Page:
breast asymmetry correction surgery funding withdrawn

I had quite a large breast cancer tumour removed in March via therapeutic mammoplasty surgery, ie breast reduction. This was possible as I had large breasts, which meant a mastectomy was avoidable  When I was first diagnosed last October I was told I could have the other breast reduced to balance me later. However just before my surgery the local CCG changed their policy and withdrew funding for breast asymmetry correction surgery.


My surgeon made a special application for funding for me to have the breast asymmetry correction surgery but it was rejected, mainly on the grounds that this is now considered cosmetic.


I challenged the decision with the CCG, on the grounds that the policy changed during the course of my treatment so I was not able to make an informed choice (I have since established that one of the other hospitals I could have gone to still offers breast asymmetry correction surgery).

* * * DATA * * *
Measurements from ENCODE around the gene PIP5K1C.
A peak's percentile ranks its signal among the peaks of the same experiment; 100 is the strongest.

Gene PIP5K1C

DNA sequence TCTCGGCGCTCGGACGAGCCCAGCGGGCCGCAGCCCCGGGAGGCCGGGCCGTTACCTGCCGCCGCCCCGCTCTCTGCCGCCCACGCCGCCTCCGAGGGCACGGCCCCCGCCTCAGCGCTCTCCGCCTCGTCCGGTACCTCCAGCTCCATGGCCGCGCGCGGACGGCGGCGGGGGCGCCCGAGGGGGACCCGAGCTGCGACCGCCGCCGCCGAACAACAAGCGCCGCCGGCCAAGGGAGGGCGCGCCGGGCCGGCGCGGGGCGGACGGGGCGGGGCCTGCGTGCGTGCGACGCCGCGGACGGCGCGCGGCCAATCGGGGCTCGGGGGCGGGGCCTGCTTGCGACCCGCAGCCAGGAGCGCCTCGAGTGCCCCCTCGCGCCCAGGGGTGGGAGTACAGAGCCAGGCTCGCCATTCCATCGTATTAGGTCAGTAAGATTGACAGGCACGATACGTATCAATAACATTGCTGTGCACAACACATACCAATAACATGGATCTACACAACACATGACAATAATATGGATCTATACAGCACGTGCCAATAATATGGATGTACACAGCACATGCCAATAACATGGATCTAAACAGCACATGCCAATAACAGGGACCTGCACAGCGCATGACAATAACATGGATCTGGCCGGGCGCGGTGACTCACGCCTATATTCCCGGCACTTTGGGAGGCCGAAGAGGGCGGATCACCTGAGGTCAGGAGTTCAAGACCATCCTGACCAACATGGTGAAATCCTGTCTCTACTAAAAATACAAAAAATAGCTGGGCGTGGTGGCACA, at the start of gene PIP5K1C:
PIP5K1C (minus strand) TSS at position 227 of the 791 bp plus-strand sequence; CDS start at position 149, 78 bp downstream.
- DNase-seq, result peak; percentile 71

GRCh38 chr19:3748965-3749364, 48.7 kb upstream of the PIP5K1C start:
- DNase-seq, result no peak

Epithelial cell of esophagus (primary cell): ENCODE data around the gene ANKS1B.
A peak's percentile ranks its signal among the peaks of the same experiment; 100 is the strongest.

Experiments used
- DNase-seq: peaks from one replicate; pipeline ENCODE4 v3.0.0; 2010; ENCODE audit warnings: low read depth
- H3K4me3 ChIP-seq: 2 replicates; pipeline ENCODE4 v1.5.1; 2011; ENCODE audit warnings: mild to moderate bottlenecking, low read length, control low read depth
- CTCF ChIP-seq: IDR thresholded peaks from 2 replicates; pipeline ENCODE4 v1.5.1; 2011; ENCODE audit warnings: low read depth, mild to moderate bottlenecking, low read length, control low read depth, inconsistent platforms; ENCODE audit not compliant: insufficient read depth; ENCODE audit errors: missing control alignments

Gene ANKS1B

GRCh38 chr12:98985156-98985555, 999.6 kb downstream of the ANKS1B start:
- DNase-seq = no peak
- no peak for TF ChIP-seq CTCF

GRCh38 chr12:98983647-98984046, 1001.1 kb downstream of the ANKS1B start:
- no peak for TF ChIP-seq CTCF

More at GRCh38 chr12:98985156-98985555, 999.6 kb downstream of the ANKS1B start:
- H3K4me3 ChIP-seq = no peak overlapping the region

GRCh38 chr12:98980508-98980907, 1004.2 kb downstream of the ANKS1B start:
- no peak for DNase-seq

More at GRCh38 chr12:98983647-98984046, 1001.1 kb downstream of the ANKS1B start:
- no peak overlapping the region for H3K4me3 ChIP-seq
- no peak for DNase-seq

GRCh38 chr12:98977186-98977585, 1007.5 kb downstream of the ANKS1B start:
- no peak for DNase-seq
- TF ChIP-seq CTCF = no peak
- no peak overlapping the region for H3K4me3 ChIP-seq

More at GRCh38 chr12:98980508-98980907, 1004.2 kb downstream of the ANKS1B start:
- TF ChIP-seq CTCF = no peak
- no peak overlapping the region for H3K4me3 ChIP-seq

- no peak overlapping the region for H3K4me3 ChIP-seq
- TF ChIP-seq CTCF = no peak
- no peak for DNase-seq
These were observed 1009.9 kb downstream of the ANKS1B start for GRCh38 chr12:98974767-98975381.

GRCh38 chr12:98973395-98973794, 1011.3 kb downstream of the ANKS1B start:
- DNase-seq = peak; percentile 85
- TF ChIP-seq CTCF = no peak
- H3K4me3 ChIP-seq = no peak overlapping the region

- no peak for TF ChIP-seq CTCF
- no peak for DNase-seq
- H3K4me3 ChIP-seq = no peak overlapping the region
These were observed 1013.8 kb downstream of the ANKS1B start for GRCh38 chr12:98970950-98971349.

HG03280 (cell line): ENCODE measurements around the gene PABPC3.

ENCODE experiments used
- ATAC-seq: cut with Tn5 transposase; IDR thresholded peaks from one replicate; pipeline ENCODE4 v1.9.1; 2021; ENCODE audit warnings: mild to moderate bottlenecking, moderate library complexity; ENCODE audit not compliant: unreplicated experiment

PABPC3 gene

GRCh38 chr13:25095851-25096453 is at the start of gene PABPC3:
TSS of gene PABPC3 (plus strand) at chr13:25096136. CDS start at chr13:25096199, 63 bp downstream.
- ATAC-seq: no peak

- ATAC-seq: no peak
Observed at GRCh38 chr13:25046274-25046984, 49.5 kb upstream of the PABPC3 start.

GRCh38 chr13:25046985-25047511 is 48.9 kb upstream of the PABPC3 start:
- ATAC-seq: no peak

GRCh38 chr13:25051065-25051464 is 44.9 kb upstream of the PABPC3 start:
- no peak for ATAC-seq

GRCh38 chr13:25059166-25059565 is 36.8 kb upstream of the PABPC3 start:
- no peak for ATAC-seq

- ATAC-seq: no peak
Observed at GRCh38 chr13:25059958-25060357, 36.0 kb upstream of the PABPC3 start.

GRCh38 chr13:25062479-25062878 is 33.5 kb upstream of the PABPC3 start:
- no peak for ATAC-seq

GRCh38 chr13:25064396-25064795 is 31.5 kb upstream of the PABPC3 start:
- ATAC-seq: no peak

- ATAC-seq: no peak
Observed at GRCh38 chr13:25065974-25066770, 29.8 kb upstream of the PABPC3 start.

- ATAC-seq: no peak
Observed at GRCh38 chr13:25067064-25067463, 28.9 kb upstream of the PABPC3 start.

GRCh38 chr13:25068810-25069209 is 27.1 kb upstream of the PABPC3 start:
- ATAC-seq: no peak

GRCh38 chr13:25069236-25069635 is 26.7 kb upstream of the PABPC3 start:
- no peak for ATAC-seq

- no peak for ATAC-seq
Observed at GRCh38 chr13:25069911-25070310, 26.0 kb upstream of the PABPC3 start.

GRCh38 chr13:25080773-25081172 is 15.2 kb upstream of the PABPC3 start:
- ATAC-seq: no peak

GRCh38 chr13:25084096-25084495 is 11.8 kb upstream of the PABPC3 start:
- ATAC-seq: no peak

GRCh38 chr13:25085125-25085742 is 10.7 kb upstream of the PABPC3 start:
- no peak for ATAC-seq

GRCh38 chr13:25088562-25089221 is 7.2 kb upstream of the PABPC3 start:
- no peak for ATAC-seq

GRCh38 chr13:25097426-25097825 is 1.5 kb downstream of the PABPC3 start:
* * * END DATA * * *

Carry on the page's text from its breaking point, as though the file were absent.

They have reviewed my case and rejected it again. Mainly because they now deem it to be uneccesarily cosmetic but also because I have not finished treatment - true, I am about to have a month of daily radiotherapy which I understand will affect the shape of my reduced breast - but also because I do not fit into the required BMI range, one of the criteria.


This makes me despair. After 10 gruelling months of treatment including 8 cycles of chemotherapy and 2 operations I am very low. I have a bald head, broken teeth and filings that I have not been able to get fixed until I am over the chemo, lingering nausea and wobbly bowels, total brain fog, toenails that have started to go black and ooze pus, chronic fatigue etc etc. In 10 days I start a month of radiotherapy (a 3 hour round trip each day) and 10 years of Letrazole. This treatment seems never ending and I can no longer remember what normal life was like, nor imagine getting back to it.


The thought of embarking on a fitness regime to lose the 26 kg necessary to get me into the required BMI range feels like another impossible mountain to climb. It would take me at least a year, plus you have to stay at the required weight if you get there for 6 months. That means I am about 2 years away from being able to request this again - with no guarantee they will climb down from their position that they won’t fund cosmetic surgery anyway.